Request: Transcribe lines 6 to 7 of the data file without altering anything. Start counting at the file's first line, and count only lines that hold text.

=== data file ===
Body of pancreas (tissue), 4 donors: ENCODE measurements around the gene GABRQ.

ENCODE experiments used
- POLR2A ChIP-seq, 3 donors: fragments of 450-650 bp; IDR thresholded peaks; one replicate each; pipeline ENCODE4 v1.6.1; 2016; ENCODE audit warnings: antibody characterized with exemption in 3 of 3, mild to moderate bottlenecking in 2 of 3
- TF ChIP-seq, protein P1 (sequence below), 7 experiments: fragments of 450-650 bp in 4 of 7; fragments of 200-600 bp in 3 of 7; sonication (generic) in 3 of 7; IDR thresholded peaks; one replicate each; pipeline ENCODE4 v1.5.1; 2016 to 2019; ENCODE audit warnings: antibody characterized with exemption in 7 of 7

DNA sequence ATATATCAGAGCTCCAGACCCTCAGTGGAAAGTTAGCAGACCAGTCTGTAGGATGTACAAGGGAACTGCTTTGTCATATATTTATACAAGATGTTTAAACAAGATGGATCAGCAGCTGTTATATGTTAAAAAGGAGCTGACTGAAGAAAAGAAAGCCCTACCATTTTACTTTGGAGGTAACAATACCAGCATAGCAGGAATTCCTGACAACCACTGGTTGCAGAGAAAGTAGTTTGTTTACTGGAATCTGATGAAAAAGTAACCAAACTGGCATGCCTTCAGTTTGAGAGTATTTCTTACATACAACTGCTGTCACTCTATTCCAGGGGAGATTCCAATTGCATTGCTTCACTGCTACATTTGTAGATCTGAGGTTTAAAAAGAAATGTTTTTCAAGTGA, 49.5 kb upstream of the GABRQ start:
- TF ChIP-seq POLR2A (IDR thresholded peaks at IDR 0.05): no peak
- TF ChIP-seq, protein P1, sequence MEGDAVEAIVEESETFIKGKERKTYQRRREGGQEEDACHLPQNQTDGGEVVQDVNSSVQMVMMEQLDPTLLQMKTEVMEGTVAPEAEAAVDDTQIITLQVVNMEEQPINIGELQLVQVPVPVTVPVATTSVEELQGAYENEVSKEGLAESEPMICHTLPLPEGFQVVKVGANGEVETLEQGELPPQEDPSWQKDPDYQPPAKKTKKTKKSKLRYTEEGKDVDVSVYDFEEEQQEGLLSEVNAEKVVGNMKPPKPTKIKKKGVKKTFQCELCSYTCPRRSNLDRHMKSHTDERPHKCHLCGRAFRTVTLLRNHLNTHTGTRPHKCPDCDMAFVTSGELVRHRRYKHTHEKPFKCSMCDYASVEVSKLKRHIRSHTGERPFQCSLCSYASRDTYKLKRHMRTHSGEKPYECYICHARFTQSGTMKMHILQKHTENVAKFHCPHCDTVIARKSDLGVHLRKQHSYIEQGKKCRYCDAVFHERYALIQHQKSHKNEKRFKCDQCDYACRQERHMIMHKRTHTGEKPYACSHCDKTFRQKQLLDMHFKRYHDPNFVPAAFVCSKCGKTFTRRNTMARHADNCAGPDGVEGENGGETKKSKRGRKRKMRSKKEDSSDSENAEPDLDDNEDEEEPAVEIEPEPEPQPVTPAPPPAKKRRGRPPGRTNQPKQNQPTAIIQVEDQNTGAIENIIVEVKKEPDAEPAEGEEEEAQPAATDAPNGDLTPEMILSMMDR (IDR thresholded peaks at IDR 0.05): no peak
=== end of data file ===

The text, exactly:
- TF ChIP-seq POLR2A (IDR thresholded peaks at IDR 0.05): no peak
- TF ChIP-seq, protein P1, sequence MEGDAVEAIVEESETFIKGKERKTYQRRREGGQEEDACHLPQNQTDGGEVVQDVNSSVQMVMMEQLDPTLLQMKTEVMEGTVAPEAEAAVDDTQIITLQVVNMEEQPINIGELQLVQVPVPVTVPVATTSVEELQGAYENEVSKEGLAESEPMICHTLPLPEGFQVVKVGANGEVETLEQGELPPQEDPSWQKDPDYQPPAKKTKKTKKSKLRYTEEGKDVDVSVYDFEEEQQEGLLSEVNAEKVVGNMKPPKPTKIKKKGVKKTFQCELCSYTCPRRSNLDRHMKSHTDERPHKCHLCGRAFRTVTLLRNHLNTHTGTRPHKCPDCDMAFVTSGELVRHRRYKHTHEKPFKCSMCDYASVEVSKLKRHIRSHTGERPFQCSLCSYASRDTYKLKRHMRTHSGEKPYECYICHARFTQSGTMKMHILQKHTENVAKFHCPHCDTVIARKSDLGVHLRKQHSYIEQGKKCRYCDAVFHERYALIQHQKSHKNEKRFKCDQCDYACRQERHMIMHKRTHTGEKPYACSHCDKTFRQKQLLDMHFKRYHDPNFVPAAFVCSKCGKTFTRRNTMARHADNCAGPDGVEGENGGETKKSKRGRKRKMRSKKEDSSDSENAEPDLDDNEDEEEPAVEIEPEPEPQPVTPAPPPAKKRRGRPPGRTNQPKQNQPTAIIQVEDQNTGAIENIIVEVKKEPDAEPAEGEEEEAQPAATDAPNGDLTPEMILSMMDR (IDR thresholded peaks at IDR 0.05): no peak